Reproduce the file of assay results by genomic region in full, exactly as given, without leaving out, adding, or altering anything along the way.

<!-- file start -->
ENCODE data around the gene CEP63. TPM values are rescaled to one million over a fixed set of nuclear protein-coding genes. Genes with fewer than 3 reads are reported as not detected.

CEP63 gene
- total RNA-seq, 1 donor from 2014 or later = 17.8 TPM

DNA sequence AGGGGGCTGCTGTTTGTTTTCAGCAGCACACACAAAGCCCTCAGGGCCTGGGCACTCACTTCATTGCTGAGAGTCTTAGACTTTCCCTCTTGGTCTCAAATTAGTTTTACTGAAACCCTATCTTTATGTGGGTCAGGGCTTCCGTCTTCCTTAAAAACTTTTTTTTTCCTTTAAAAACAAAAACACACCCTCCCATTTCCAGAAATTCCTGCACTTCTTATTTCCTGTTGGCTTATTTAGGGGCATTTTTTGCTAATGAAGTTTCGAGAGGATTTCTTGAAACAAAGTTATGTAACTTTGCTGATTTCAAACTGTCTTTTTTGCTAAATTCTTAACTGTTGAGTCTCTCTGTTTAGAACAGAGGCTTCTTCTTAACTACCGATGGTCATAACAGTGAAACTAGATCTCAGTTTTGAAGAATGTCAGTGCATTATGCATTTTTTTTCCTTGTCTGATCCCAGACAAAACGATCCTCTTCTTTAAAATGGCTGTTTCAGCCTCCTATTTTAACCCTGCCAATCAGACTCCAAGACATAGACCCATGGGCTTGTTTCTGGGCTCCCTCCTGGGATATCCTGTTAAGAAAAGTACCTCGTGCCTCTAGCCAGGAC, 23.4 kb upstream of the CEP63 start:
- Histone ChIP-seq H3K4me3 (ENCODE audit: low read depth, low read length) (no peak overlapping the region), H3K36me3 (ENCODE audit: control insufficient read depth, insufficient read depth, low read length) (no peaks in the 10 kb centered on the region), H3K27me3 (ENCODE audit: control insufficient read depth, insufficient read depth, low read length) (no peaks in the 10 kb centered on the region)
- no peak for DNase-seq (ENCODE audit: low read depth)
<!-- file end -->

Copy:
ENCODE data around the gene CEP63. TPM values are rescaled to one million over a fixed set of nuclear protein-coding genes. Genes with fewer than 3 reads are reported as not detected.

CEP63 gene
- total RNA-seq, 1 donor from 2014 or later = 17.8 TPM

DNA sequence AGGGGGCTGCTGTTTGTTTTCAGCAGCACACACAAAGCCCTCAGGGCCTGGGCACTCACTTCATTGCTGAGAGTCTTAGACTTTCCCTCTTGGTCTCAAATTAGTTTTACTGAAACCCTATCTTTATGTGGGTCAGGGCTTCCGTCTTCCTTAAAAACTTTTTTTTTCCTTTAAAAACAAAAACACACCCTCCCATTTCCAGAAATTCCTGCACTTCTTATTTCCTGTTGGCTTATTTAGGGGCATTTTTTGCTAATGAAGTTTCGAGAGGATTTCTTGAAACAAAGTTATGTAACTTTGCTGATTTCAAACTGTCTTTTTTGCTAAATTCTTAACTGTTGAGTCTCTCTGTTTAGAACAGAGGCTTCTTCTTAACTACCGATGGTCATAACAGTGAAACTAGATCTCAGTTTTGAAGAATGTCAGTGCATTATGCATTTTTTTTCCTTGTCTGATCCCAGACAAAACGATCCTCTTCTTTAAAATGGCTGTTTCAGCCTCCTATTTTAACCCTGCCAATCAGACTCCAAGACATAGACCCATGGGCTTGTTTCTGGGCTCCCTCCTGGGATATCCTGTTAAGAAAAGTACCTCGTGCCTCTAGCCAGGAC, 23.4 kb upstream of the CEP63 start:
- Histone ChIP-seq H3K4me3 (ENCODE audit: low read depth, low read length) (no peak overlapping the region), H3K36me3 (ENCODE audit: control insufficient read depth, insufficient read depth, low read length) (no peaks in the 10 kb centered on the region), H3K27me3 (ENCODE audit: control insufficient read depth, insufficient read depth, low read length) (no peaks in the 10 kb centered on the region)
- no peak for DNase-seq (ENCODE audit: low read depth)